The final consideration for the image marker was the print material itself. Given our marker was going to be placed in a high-traffic environment like Selfridges we opted for a matte vinyl surface that would stand up to some wear and tear. A polished reflective surface would have allowed too many reflections to obscure the tracker image, preventing scene initialisation. In tests in our office, the vinyl material held up really well in a variety of lighting conditions. When we installed it in Selfridges, the spots used to illuminate the shoes on display were so bright that the matte surface actually spread the light reflection over a wider area. We were able to make some adjustments to the light intensity but this was one of the big lessons learned from the real world of retail environments. For future installations we would investigate polarising film filters and other material finishes to address these kind of issues. Indeed, as AR grows to coexist beside it’s physical neighbours there will be a greater need for low reflectivity materials and lighting environments that suit both product and AR experience layers.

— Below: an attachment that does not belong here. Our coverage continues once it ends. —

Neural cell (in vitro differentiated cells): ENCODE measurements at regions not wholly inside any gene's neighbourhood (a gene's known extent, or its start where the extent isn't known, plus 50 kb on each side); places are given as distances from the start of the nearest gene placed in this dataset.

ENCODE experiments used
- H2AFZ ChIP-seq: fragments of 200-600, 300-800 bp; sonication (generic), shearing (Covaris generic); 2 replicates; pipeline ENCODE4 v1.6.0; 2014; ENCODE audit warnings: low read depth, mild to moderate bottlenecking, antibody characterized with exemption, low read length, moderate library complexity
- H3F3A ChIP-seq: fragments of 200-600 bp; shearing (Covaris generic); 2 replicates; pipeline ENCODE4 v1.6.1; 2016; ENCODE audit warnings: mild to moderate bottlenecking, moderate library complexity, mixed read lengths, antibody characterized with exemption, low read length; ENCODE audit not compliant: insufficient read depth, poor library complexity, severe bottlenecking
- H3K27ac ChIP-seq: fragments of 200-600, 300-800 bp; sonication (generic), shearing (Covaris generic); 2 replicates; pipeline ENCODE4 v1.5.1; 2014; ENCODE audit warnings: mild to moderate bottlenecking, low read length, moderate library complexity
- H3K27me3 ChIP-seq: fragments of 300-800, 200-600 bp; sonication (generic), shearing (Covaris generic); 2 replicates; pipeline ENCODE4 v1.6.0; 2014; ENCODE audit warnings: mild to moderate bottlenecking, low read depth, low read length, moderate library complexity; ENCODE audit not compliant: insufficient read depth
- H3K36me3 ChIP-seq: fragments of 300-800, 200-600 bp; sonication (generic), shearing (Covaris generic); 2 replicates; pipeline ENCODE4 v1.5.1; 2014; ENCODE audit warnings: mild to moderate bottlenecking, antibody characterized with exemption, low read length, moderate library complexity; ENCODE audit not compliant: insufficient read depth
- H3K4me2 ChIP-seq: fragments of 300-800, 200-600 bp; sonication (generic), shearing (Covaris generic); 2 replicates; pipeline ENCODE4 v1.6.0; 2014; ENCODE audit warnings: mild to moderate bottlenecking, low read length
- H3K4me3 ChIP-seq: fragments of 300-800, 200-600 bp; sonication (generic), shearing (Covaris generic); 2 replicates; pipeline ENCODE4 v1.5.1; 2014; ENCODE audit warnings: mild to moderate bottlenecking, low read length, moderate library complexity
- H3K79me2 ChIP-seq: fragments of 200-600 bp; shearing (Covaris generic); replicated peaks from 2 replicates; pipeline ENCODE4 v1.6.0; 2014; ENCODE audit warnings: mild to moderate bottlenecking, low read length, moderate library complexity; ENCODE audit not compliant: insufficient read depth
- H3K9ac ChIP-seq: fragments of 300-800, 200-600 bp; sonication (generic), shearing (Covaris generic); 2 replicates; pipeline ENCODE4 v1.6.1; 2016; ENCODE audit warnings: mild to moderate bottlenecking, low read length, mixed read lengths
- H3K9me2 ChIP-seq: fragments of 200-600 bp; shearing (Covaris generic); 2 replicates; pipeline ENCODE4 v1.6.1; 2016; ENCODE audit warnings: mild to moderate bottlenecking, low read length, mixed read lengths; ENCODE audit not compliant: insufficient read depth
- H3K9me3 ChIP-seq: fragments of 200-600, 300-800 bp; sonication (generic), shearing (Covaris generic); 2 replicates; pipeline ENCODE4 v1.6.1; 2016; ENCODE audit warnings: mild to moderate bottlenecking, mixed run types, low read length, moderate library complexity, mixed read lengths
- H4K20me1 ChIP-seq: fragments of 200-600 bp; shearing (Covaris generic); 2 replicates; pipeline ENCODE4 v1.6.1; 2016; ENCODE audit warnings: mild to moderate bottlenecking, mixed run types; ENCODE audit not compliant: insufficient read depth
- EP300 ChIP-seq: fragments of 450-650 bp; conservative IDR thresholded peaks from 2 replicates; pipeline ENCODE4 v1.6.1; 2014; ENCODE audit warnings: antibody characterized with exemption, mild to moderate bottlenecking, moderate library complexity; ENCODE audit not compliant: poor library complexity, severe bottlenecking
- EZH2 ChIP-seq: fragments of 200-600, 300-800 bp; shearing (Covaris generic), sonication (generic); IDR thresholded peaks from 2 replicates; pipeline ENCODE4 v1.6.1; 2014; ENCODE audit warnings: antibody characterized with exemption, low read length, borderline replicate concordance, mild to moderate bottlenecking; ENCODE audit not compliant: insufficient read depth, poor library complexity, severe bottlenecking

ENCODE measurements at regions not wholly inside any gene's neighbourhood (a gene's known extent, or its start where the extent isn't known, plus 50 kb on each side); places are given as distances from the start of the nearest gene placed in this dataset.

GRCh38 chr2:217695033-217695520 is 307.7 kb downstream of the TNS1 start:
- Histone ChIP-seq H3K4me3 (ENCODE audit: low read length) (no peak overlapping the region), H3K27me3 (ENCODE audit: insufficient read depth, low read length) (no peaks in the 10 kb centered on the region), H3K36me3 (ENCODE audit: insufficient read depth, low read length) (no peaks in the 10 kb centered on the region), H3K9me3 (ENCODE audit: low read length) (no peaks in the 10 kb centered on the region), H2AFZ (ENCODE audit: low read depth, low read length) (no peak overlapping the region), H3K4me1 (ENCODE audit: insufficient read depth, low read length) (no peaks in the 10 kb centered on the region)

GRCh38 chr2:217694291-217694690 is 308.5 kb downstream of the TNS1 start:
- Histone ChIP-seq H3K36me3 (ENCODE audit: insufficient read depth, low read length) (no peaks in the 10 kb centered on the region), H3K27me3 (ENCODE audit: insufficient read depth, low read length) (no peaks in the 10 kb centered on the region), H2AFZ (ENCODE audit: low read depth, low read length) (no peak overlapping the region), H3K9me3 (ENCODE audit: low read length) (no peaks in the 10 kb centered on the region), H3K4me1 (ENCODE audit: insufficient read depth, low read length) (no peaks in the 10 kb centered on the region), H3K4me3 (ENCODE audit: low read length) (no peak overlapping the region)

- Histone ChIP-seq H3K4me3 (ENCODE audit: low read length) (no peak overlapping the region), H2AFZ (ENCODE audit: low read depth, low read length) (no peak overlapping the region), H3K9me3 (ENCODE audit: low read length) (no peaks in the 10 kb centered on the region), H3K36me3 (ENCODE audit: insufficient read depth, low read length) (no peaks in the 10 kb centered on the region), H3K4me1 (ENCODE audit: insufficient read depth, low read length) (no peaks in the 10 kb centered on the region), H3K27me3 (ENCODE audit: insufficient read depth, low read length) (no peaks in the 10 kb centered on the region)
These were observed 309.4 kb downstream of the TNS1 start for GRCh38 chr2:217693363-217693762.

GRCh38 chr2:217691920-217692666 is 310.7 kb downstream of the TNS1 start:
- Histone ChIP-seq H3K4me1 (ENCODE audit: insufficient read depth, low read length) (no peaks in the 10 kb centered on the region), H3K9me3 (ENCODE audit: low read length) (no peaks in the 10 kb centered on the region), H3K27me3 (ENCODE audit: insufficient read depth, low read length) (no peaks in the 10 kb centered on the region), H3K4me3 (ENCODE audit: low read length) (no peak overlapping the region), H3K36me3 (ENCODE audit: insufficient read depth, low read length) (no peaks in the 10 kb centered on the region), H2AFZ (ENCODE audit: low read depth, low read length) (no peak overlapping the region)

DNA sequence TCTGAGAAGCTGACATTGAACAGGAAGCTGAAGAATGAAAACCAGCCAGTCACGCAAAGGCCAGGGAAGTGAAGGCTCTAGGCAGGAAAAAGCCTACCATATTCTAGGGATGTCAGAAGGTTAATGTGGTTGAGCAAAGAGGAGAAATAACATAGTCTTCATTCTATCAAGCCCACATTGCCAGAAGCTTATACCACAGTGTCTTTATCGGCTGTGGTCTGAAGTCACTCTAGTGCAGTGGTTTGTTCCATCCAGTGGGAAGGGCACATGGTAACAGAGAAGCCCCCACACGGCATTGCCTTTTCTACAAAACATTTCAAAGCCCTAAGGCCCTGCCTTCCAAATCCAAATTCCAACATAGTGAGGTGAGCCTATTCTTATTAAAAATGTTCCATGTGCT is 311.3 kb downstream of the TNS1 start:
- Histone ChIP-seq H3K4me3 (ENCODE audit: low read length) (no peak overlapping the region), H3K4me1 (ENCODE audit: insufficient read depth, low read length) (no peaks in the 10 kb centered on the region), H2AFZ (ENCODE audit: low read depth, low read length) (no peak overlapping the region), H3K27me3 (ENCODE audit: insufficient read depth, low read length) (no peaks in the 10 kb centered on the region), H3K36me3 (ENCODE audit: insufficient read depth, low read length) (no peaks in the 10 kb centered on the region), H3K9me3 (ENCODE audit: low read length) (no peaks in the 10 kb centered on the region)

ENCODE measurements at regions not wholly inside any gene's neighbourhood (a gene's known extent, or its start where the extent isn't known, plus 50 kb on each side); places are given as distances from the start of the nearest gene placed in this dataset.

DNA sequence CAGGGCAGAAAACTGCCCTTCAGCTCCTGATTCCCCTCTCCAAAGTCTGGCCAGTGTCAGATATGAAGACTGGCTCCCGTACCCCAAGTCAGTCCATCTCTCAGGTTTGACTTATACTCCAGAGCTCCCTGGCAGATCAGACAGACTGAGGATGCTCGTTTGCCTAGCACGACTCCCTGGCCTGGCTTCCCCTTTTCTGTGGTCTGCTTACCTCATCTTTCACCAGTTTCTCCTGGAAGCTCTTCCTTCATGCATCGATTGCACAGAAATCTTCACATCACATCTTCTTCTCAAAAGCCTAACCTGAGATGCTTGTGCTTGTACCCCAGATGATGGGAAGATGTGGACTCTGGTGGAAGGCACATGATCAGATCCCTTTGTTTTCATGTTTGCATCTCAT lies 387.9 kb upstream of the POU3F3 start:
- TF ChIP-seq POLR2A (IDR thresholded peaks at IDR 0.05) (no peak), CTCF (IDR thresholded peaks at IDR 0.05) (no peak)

Try it yourself
You can try a small scale version of the experience by opening this link or scanning this QR code with your mobile camera:
If you have the latest version of Facebook you can then point your Facebook camera at this small version of the image marker:
The future of retail?
Using Spark AR to bring digital storytelling to the retail environment was a positive as well as instructive experience. There were undeniable challenges: file size constraints, the physical retail environment and working with software at the cutting edge of development makes it difficult to create tightly integrated digital content. However these challenges are temporary: with the arrival of 5G connectivity, greater ubiquity of AR content in experiential marketing and the progressive development of platforms like Spark AR it will only become easier to create this kind of content and create rich, layered experiences in retail environments.
Stink Studios look forward to continuing to lead the charge in this exciting new field. If you would like to create a Spark AR filter for your Product or Brand you can contact us at email@example.com.